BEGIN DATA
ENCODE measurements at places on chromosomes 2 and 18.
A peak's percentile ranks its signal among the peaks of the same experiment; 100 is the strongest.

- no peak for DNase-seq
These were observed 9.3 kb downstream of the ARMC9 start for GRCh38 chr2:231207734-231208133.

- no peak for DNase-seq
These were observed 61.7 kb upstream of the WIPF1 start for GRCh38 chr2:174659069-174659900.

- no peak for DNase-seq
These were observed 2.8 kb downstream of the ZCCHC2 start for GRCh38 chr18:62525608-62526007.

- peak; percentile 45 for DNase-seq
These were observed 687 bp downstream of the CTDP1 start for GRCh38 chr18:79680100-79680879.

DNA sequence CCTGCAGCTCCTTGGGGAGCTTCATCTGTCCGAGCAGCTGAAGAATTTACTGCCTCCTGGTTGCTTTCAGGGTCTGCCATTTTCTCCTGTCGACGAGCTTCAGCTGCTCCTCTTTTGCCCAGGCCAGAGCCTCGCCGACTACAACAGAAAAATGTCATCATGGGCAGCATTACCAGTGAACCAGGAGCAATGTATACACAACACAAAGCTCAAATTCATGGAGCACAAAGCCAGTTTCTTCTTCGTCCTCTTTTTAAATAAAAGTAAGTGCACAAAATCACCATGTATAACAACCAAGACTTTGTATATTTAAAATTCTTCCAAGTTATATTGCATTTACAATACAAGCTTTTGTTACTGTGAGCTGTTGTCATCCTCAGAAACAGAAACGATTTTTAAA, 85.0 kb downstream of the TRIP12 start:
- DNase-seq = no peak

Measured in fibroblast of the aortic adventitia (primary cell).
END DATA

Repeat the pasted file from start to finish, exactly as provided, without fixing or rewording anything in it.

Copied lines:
ENCODE measurements at places on chromosomes 2 and 18.
A peak's percentile ranks its signal among the peaks of the same experiment; 100 is the strongest.

- no peak for DNase-seq
These were observed 9.3 kb downstream of the ARMC9 start for GRCh38 chr2:231207734-231208133.

- no peak for DNase-seq
These were observed 61.7 kb upstream of the WIPF1 start for GRCh38 chr2:174659069-174659900.

- no peak for DNase-seq
These were observed 2.8 kb downstream of the ZCCHC2 start for GRCh38 chr18:62525608-62526007.

- peak; percentile 45 for DNase-seq
These were observed 687 bp downstream of the CTDP1 start for GRCh38 chr18:79680100-79680879.

DNA sequence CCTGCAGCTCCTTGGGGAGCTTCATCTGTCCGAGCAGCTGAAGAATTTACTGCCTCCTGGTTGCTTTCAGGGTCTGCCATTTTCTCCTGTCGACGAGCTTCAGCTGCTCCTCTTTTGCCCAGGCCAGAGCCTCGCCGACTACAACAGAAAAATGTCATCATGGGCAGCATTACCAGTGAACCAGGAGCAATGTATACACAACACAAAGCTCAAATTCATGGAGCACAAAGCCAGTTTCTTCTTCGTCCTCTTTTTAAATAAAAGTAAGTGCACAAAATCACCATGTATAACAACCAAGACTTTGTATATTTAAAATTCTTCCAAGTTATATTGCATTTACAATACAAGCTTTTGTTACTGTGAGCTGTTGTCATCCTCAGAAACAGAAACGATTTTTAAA, 85.0 kb downstream of the TRIP12 start:
- DNase-seq = no peak

Measured in fibroblast of the aortic adventitia (primary cell).